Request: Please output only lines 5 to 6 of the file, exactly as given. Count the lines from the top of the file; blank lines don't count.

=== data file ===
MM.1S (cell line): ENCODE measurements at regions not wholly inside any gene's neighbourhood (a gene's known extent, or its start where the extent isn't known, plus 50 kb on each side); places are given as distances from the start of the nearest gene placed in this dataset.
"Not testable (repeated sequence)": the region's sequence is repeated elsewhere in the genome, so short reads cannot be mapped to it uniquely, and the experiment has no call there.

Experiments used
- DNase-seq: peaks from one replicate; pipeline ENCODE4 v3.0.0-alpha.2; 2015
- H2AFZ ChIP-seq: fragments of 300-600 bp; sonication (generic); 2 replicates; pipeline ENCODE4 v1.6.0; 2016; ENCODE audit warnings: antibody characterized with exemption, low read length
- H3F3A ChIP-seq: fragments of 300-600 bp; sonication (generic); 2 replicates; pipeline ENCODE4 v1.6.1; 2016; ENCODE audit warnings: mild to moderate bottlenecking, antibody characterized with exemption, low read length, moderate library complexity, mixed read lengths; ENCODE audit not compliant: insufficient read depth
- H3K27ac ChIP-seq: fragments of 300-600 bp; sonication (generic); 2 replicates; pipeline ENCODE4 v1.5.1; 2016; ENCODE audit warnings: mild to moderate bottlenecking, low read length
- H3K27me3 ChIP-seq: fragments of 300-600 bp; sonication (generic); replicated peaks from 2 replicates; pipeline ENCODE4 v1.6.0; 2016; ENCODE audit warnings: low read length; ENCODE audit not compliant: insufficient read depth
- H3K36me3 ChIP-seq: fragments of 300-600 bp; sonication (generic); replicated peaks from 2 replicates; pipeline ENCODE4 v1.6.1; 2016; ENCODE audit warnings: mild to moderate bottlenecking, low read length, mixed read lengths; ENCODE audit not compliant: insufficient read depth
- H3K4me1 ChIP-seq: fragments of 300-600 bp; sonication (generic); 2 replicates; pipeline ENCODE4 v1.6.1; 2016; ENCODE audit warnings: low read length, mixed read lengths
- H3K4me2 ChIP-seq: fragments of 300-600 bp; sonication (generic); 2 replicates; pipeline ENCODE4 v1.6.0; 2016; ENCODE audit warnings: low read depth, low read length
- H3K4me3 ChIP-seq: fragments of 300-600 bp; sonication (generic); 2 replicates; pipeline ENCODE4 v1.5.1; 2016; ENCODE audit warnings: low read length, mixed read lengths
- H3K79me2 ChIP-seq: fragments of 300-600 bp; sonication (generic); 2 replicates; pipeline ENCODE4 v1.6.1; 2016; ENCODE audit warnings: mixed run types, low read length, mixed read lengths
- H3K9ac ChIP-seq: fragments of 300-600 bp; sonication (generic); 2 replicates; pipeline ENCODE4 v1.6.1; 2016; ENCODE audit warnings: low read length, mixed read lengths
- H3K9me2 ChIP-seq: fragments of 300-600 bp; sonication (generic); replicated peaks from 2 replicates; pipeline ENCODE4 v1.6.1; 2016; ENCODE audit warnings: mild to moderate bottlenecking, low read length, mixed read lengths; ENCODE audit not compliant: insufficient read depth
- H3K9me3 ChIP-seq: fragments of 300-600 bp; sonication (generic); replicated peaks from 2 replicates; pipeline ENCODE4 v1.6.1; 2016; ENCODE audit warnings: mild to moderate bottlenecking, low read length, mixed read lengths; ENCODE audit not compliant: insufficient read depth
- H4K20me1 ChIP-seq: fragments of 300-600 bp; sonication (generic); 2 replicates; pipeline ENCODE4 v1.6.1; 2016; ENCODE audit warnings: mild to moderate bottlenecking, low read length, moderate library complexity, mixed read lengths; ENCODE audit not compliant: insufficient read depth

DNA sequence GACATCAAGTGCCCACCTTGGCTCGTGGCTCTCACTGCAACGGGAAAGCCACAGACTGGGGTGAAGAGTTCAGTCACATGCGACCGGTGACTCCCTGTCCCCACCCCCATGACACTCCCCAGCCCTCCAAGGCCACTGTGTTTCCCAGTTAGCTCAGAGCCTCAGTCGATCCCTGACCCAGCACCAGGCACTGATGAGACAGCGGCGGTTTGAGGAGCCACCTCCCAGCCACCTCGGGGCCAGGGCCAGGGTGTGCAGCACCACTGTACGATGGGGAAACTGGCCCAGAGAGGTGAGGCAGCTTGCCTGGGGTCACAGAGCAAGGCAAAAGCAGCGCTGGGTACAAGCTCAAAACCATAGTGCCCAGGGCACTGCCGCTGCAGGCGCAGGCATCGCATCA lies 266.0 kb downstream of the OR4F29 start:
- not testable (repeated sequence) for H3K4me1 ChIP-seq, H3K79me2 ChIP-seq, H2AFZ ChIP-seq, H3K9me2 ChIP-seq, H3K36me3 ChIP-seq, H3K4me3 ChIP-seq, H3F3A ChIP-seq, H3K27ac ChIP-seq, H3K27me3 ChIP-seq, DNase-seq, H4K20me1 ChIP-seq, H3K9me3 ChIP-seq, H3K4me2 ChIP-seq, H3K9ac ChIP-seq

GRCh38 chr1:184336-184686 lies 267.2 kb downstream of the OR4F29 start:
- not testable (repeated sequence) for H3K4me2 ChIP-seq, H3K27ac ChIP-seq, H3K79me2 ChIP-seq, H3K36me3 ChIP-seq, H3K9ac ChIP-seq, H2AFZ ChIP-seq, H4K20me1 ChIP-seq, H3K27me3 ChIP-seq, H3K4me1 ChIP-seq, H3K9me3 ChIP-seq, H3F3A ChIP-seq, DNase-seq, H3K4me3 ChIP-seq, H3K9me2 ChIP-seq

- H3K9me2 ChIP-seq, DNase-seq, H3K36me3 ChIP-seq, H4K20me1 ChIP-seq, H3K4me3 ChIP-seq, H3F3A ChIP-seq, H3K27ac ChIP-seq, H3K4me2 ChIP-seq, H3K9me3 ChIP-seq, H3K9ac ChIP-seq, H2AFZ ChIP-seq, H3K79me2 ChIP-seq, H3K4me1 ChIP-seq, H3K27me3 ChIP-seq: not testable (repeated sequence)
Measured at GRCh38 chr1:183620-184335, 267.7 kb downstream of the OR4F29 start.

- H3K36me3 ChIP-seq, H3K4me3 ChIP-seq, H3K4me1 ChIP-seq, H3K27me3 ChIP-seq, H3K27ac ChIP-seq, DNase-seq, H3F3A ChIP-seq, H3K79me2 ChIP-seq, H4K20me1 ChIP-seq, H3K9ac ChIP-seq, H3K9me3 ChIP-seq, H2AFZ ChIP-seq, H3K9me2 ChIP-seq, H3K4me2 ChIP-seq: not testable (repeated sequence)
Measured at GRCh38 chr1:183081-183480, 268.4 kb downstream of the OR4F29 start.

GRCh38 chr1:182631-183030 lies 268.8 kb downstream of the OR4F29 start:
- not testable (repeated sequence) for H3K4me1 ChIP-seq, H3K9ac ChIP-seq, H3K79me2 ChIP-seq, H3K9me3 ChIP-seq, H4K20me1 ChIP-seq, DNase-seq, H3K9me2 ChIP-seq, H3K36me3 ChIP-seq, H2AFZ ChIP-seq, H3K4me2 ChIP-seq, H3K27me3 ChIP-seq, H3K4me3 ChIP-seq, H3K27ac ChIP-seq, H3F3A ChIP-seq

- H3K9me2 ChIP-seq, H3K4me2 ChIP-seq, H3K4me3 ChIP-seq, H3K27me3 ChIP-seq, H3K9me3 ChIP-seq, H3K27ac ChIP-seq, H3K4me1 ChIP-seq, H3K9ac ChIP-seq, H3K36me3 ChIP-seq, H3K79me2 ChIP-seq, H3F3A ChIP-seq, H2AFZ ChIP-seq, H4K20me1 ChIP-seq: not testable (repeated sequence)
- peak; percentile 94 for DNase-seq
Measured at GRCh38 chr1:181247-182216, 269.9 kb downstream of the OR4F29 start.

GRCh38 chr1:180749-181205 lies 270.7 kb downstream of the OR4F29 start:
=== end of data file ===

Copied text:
- H2AFZ ChIP-seq: fragments of 300-600 bp; sonication (generic); 2 replicates; pipeline ENCODE4 v1.6.0; 2016; ENCODE audit warnings: antibody characterized with exemption, low read length
- H3F3A ChIP-seq: fragments of 300-600 bp; sonication (generic); 2 replicates; pipeline ENCODE4 v1.6.1; 2016; ENCODE audit warnings: mild to moderate bottlenecking, antibody characterized with exemption, low read length, moderate library complexity, mixed read lengths; ENCODE audit not compliant: insufficient read depth